As I have been making notes and brain maps and other such things on Chivalric/Christian virtues, Admonitions of Peerage, Judaic ethical concepts, and the Five Constants of Confucianism, I’ve been thinking a bit about peerages in general.
Remember this bit of Corpora?
They shall have made every effort to learn and practice those skills desirable at and worthy of a civilized court. To this end they should have some knowledge of a wide range of period forms, including but not limited to literature, dancing, music, heraldry, and chess, and they should have some familiarity with combat as practiced in the Society.SCA Governing Documents, VIII.A.1.g. [Source]
See that! CHESS!
Nobody said you had to be good at chess. Just knowledgeable and, well, practiced. I’ve never been a good chess player. I’m bad at that sort of spatial reasoning, and I have a hard time thinking several moves ahead. I enjoy chess, but as a casual player.
But as someone who has spent the last four-ish years eye-deep in the Tang Dynasty, playing chess doesn’t really fit. But playing Go does! And Go is pretty much chess. It’s about territory control and capturing enemy pieces to score points.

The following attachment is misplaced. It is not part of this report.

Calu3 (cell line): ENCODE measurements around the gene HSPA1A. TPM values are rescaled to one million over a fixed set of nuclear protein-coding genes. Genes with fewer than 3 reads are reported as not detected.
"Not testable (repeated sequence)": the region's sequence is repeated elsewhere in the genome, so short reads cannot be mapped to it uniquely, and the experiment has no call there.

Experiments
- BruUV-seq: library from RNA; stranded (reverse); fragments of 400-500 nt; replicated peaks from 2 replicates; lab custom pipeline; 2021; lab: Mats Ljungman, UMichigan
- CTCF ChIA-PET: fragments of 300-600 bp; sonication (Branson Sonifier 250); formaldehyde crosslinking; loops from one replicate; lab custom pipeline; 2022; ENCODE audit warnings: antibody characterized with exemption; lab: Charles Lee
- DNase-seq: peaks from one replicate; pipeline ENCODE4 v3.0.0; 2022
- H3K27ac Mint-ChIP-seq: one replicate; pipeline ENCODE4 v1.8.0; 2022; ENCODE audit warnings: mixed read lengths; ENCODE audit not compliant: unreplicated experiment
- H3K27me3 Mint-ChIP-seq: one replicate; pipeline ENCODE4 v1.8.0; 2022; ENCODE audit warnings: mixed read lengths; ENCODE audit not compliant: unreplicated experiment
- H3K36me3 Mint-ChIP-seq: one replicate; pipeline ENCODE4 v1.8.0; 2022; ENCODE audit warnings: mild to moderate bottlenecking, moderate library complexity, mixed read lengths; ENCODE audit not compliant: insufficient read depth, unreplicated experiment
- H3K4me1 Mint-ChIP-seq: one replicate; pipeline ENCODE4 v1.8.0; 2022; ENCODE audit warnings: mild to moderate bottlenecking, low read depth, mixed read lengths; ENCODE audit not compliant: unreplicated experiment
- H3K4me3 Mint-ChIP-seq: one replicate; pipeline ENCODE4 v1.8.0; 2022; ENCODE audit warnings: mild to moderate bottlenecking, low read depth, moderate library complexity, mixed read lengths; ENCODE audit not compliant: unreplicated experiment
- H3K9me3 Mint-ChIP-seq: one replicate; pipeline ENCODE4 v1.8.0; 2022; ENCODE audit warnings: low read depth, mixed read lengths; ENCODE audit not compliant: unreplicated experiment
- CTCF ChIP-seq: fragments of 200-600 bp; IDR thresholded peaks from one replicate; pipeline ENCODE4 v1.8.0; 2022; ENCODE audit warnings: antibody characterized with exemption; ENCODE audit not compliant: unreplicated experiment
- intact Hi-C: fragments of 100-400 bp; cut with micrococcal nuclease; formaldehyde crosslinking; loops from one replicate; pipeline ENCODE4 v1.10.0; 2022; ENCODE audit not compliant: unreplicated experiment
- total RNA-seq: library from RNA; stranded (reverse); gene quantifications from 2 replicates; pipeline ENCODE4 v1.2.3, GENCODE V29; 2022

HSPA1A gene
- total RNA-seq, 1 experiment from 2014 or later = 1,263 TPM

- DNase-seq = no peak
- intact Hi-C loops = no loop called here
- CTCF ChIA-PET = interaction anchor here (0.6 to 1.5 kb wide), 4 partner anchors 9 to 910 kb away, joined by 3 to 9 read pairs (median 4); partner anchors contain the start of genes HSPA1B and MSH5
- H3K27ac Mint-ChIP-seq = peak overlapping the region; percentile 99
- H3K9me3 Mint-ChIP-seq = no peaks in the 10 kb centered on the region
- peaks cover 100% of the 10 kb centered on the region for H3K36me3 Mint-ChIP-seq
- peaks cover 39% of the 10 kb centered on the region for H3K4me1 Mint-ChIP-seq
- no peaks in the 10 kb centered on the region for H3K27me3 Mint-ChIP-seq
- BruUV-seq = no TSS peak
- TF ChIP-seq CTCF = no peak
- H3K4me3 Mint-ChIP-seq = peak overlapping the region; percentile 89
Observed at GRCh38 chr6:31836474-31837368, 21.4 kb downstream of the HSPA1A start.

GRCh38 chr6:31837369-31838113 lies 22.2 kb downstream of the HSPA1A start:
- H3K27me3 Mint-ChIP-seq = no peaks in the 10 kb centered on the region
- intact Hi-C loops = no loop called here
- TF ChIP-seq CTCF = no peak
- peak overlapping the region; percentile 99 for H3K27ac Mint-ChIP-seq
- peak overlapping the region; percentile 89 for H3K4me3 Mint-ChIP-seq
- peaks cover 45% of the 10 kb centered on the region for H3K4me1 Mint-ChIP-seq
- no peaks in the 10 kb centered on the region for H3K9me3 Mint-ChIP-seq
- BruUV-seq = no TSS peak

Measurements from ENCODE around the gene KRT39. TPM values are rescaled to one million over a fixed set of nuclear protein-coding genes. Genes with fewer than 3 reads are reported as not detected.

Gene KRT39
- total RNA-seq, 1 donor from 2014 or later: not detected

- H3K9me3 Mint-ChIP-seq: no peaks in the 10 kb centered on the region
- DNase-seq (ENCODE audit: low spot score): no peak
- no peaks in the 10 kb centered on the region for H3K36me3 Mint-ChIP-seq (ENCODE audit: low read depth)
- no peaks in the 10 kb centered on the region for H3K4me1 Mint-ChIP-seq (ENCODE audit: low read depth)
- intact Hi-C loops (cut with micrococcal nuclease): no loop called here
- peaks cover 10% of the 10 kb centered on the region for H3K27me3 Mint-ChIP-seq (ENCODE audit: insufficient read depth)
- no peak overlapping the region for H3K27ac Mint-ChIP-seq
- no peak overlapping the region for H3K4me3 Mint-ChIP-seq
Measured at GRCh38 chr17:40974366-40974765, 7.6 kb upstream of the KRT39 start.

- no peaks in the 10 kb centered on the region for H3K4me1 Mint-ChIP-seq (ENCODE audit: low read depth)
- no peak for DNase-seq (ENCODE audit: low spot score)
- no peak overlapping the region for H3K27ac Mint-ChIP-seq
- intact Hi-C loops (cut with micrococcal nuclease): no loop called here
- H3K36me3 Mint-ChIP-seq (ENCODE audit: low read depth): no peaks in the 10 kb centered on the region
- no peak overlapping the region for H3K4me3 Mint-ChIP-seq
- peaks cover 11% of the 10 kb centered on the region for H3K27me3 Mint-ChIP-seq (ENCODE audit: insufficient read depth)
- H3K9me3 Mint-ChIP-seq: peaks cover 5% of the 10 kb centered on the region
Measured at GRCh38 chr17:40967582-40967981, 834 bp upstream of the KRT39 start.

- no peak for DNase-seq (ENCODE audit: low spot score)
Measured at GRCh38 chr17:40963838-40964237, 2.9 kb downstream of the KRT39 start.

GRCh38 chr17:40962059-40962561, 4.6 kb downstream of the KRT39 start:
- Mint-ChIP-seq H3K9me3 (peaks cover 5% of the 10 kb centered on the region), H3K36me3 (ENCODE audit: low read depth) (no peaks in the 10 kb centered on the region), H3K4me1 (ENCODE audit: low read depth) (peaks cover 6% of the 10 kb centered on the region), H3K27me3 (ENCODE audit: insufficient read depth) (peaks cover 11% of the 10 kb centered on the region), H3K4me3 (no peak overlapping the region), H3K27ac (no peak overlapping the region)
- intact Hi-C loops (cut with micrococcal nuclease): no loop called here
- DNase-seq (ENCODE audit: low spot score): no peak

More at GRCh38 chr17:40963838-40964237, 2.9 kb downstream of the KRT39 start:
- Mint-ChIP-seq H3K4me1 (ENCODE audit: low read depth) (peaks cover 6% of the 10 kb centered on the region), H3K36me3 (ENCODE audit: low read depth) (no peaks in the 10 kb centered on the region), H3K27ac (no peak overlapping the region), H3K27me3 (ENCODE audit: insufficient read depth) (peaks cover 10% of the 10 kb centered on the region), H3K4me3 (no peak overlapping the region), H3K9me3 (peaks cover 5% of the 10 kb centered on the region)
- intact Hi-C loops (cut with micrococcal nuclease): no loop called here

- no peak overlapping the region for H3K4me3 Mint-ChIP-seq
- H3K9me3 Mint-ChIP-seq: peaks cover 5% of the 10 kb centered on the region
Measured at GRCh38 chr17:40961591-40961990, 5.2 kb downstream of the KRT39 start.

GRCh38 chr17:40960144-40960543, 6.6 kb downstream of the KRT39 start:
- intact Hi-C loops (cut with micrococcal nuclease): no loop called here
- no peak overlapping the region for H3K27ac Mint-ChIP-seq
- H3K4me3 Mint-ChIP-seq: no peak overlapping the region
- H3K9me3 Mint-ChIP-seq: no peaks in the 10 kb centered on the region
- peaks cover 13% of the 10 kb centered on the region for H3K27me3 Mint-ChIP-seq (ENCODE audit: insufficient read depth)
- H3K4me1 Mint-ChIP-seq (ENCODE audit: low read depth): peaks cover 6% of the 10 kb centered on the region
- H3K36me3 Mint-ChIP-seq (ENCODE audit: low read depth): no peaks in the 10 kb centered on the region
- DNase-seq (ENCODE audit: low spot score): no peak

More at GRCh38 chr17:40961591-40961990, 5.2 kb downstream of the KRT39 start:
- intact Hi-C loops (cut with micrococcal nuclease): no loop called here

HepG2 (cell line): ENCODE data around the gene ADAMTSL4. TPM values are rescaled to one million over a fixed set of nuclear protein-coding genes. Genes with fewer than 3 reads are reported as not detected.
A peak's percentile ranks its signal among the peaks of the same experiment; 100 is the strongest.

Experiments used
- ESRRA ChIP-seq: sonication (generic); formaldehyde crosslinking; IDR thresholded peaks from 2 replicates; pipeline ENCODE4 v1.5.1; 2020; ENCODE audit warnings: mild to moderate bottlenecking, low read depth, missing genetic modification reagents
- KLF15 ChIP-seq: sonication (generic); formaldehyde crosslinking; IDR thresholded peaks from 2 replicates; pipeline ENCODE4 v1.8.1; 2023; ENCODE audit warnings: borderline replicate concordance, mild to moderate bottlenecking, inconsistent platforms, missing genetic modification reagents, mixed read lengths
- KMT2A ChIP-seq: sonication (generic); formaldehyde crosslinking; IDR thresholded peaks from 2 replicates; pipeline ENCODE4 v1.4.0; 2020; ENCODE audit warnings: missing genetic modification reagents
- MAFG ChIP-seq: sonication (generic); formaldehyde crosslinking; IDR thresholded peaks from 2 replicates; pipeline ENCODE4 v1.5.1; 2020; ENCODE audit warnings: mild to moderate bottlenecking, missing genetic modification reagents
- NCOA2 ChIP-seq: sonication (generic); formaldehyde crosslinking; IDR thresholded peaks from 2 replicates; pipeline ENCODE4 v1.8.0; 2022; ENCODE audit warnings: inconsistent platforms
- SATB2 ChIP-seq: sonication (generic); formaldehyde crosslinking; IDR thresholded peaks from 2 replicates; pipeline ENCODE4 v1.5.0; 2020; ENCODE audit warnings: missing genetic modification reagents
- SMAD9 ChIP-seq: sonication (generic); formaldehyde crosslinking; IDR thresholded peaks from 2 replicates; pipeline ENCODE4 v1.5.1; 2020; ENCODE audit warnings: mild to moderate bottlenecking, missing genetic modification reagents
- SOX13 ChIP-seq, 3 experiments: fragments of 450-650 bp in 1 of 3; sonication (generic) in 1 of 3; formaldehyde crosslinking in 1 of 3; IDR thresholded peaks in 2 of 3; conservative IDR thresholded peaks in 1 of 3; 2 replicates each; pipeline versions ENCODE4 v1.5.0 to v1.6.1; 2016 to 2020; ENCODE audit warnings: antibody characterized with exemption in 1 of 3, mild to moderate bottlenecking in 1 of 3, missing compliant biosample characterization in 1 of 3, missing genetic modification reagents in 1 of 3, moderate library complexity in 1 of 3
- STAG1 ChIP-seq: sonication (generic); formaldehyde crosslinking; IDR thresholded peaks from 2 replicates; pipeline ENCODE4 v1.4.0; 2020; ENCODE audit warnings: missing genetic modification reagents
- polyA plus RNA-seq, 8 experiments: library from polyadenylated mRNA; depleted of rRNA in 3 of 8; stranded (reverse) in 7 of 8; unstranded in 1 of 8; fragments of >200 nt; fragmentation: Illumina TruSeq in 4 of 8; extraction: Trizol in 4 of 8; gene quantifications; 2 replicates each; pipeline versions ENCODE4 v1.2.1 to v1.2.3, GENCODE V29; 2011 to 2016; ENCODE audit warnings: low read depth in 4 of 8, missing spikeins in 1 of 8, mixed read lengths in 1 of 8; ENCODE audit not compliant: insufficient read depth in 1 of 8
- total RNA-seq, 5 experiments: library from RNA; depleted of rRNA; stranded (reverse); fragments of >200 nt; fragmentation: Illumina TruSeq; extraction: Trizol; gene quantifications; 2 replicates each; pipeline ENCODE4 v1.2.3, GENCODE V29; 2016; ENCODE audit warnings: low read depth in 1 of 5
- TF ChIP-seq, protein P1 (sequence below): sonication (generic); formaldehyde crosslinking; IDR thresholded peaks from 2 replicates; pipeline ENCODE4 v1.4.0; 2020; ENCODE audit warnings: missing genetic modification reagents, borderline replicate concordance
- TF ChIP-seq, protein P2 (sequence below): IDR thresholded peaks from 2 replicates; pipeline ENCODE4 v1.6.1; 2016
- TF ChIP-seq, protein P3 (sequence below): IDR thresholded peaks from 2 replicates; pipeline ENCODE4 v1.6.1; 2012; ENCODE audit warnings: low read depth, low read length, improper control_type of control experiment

And I’m not good at it.
There are some excellent videos out there that walk you through the basics of a Go game and can help you wrap your head around the concepts. But understanding how a game is played and being a “good player” are two very different things.
We played Go in the Extra-European Salon at the Meridian Grand Tournament in September, and I was so very thankful that someone who was much more knowledgeable about the game helped me think through moves and played a few games with us. He recommended using puzzles to help hone your skill. I feel like I’d have to do a lot of puzzles to hammer the trickier concepts into my head, but hey – that’s Go.
There is also a free app that I have played now and again, but I’m still heavily reliant on the hint button. [Here is a list of iOS apps.]
This is one of those things that I’ll get better with in time, which means making an effort to play a bit on my phone every day, or carting around my 9×9/13×13 board and bags of stones. Maybe I’ll make a small 9×9 board on a piece of fabric and bug people at events to play with me. Maybe.
Throwing arrows at a pot is a different kind of fun, and totally a worthy and desirable skill in the upper echelons of the Tang Dynasty. (Psst. You can see a pot with its arrows in the back of a scene of scholars playing Go with Li Wei painted on a screen. But it’s a game of skill, not strategy. And involves more wine.
I’m working on some class notes for Tang Dynasty Games, which I’ll be teaching at Magna Faire – hope to see you there!